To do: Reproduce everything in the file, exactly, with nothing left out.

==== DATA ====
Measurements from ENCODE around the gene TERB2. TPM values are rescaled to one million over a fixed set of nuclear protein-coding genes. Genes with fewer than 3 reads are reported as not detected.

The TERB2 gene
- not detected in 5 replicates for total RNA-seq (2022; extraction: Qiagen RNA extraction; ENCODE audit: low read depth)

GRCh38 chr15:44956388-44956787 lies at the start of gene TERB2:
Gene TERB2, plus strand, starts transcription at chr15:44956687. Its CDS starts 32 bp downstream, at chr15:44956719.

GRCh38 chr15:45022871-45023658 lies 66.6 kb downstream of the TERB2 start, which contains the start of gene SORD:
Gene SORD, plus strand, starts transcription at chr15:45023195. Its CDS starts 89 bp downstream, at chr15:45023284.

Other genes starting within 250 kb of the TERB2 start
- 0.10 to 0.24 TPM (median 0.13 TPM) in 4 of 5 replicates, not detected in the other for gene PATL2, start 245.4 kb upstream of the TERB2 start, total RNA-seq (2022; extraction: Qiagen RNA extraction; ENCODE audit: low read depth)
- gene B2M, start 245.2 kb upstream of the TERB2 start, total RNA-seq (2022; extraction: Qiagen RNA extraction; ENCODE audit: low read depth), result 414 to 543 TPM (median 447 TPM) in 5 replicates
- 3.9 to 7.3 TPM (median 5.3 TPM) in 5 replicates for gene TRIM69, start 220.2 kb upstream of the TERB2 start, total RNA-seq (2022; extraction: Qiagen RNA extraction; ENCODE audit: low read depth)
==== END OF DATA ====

Measurements from ENCODE around the gene TERB2. TPM values are rescaled to one million over a fixed set of nuclear protein-coding genes. Genes with fewer than 3 reads are reported as not detected.

The TERB2 gene
- not detected in 5 replicates for total RNA-seq (2022; extraction: Qiagen RNA extraction; ENCODE audit: low read depth)

GRCh38 chr15:44956388-44956787 lies at the start of gene TERB2:
Gene TERB2, plus strand, starts transcription at chr15:44956687. Its CDS starts 32 bp downstream, at chr15:44956719.

GRCh38 chr15:45022871-45023658 lies 66.6 kb downstream of the TERB2 start, which contains the start of gene SORD:
Gene SORD, plus strand, starts transcription at chr15:45023195. Its CDS starts 89 bp downstream, at chr15:45023284.

Other genes starting within 250 kb of the TERB2 start
- 0.10 to 0.24 TPM (median 0.13 TPM) in 4 of 5 replicates, not detected in the other for gene PATL2, start 245.4 kb upstream of the TERB2 start, total RNA-seq (2022; extraction: Qiagen RNA extraction; ENCODE audit: low read depth)
- gene B2M, start 245.2 kb upstream of the TERB2 start, total RNA-seq (2022; extraction: Qiagen RNA extraction; ENCODE audit: low read depth), result 414 to 543 TPM (median 447 TPM) in 5 replicates
- 3.9 to 7.3 TPM (median 5.3 TPM) in 5 replicates for gene TRIM69, start 220.2 kb upstream of the TERB2 start, total RNA-seq (2022; extraction: Qiagen RNA extraction; ENCODE audit: low read depth)